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Large losses in glacier area and water availability by the end of twenty-first century under high emission scenario, Satluj basin, Himalaya

Prasad, Veena and Kulkarni, Anil and Pradeep, S and Pratibha, S and Tawde, Sayli A and Shirsat, Tejal and Arya, AR and Orr, Andrew and Bannister, Daniel (2019) Large losses in glacier area and water availability by the end of twenty-first century under high emission scenario, Satluj basin, Himalaya. In: CURRENT SCIENCE, 116 (10). pp. 1721-1730.

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CURRENT SCIENCE, VOL. 116, NO. 10, 25 MAY 2019 .pdf - Published Version

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Official URL: https://doi.org/10.18520/cs/v116/i10/1721-1730

Abstract

Glaciers in the Satluj river basin are likely to lose 53% and 81% of area by the end of the century, if climate change followed RCP 8.5 scenario of CNRM-CM5 and GFDL-CM3 models respectively. The large variability in area loss can be due to difference in temperature and precipitation projections. Presently, Satluj basin has approximately 2000 glaciers, 1426 sq. km glacier area and 62.3 Gt glacier stored water. The current mean specific mass balance is -0.40 m.w.e. a(-1 )This will change to -0.42 and - 1.1 m.w.e. a(-1) by 2090, if climate data of CNRM-CM5 and GFDL-CM3 are used respectively. We have used an extreme scenario of GFDL-CM3 model to assess the changes in the contribution of glacier melt to the Bhakra reservoir. Mass balance model suggests that glaciers are contributing 2 km(3) a(-1) out of 14 km(3) of water. This will increase to 2.2 km(3) a(-1) by 2050, and then reduce to 1.5 km(3) a(-1) by the end of the century. In addition, loss in glacier area by the end of century, will also increase the vulnerability of mountain communities, suggesting need for better adaptation and water management practices.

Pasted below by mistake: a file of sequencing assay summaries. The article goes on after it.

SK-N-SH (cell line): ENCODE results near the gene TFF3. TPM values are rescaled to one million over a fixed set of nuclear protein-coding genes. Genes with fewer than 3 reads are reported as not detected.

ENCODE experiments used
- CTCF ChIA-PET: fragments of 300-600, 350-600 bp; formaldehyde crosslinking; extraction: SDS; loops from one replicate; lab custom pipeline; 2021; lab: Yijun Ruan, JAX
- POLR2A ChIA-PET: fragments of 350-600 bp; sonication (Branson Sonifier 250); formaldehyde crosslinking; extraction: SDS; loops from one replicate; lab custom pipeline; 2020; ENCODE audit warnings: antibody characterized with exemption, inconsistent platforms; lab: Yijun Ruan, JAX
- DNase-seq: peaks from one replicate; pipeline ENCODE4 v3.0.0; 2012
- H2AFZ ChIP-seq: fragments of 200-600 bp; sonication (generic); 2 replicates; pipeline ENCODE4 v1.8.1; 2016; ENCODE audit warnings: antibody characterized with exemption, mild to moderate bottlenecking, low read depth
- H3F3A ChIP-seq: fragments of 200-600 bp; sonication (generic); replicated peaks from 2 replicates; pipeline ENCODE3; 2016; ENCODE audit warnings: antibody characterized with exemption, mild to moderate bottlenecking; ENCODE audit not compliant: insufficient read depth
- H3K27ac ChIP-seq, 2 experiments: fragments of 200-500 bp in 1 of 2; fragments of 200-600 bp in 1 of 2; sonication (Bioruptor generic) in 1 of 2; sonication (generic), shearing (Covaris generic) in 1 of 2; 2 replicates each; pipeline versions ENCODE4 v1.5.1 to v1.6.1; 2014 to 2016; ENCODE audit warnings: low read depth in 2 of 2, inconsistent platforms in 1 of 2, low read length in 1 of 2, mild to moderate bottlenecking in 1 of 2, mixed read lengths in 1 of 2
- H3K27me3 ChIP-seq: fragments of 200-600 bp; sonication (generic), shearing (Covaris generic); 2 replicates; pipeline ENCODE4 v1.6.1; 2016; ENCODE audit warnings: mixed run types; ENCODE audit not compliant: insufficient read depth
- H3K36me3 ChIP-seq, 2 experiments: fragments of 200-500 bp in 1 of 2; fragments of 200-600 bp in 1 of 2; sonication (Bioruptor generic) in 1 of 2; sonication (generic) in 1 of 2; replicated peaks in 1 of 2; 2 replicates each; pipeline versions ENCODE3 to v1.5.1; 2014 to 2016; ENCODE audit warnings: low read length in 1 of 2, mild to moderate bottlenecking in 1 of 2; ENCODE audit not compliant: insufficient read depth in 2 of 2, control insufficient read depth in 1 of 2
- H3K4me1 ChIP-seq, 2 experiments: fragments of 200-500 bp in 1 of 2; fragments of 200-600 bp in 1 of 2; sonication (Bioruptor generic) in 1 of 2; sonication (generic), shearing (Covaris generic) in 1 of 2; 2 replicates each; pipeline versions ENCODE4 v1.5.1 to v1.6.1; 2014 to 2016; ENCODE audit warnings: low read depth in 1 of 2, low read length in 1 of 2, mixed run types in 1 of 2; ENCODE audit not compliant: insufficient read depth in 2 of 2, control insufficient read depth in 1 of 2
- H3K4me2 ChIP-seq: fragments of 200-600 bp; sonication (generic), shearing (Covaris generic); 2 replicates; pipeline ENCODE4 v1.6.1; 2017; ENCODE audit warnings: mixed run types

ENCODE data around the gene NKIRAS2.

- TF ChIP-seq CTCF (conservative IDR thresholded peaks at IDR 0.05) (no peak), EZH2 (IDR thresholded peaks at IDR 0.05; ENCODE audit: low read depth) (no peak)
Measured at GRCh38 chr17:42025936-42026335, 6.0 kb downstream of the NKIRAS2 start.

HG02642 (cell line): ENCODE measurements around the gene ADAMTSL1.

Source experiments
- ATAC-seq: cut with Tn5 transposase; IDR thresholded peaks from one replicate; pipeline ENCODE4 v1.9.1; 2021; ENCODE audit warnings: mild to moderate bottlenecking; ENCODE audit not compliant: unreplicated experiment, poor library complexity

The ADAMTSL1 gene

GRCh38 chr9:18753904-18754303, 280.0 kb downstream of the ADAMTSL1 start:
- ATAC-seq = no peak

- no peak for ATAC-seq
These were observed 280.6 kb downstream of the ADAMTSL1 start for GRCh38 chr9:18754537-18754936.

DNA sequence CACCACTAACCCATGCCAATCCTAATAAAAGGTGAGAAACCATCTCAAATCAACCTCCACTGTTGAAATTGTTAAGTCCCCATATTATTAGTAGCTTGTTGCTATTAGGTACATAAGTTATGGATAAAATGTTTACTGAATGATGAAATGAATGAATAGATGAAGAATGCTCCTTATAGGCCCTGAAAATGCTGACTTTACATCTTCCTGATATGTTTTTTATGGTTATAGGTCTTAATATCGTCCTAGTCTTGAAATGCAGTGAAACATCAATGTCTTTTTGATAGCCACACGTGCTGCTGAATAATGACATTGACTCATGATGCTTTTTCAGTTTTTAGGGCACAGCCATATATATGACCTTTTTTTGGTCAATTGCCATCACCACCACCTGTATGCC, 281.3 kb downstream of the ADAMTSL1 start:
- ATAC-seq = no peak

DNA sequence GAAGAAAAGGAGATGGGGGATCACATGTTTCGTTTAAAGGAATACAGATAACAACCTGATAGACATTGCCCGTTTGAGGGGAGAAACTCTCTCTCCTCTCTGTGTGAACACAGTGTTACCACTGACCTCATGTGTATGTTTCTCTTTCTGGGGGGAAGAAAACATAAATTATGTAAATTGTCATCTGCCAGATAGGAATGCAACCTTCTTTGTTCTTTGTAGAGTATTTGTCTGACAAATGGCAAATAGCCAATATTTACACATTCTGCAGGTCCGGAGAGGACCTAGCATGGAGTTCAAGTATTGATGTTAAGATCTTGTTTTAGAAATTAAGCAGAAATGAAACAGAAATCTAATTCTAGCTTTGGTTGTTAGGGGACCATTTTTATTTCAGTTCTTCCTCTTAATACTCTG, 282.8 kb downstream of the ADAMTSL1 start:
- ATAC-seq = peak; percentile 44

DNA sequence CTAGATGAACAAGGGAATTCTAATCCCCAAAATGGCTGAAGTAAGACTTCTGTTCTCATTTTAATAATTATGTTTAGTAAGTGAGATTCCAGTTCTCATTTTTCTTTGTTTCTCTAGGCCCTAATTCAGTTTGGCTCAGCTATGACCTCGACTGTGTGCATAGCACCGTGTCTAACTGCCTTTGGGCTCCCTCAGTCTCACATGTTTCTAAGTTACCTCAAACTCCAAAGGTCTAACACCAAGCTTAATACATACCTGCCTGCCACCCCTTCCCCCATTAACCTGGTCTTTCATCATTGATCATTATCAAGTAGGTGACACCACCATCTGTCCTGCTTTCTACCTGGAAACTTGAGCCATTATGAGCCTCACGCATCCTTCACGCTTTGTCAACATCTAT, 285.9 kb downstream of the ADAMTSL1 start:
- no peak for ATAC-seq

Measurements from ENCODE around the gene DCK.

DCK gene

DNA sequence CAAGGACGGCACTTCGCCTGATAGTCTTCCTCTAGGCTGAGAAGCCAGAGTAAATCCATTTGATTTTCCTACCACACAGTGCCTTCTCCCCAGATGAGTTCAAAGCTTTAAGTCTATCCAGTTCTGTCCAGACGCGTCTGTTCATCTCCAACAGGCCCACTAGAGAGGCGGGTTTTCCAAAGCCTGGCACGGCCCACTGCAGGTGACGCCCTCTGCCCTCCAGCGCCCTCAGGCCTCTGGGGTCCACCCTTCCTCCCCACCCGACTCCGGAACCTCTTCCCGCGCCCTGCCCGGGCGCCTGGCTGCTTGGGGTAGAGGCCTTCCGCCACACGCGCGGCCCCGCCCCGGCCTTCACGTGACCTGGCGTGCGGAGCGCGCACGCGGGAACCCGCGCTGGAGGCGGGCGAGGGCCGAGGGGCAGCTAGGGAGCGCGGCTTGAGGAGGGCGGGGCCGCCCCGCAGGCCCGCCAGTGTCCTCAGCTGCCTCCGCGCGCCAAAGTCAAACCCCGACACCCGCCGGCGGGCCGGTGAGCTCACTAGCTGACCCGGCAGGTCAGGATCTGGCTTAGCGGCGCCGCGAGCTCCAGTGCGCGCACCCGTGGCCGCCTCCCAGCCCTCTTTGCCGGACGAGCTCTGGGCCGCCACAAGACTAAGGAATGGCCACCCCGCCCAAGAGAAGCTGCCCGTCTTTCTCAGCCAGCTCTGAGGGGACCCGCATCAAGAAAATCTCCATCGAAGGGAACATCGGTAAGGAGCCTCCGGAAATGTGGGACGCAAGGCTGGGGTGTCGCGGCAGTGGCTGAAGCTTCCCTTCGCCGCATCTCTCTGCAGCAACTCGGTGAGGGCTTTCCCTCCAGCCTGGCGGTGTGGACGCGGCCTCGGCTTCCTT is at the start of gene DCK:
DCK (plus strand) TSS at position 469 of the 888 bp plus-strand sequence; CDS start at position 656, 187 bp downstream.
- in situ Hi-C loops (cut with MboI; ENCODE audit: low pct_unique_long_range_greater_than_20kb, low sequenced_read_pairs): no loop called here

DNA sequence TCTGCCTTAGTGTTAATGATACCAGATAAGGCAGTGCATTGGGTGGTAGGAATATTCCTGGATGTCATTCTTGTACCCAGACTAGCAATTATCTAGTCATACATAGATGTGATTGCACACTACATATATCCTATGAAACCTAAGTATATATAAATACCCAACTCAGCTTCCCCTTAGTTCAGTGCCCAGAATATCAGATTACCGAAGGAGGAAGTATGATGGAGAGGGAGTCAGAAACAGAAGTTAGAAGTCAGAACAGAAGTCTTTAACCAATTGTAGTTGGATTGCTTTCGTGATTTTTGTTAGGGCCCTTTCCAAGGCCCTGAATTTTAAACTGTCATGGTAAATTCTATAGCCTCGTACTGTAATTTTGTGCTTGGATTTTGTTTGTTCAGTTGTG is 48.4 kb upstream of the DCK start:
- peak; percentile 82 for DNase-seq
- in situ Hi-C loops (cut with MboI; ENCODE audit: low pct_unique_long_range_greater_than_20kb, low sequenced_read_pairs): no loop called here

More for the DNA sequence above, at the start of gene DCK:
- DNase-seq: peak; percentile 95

Item Type: Journal Article
Additional Information: copyright for this article belongs to Indian Acad Sci
Keywords: Climate change; glacier; glacier melt runoff; Himalaya; mass balance; Satluj basin; water availability
Department/Centre: Division of Mechanical Sciences > Divecha Centre for Climate Change
Division of Mechanical Sciences > Centre for Atmospheric & Oceanic Sciences
Depositing User: Id for Latest eprints
Date Deposited: 04 Jun 2020 11:07
Last Modified: 04 Jun 2020 11:07
URI: http://eprints.iisc.ac.in/id/eprint/62868

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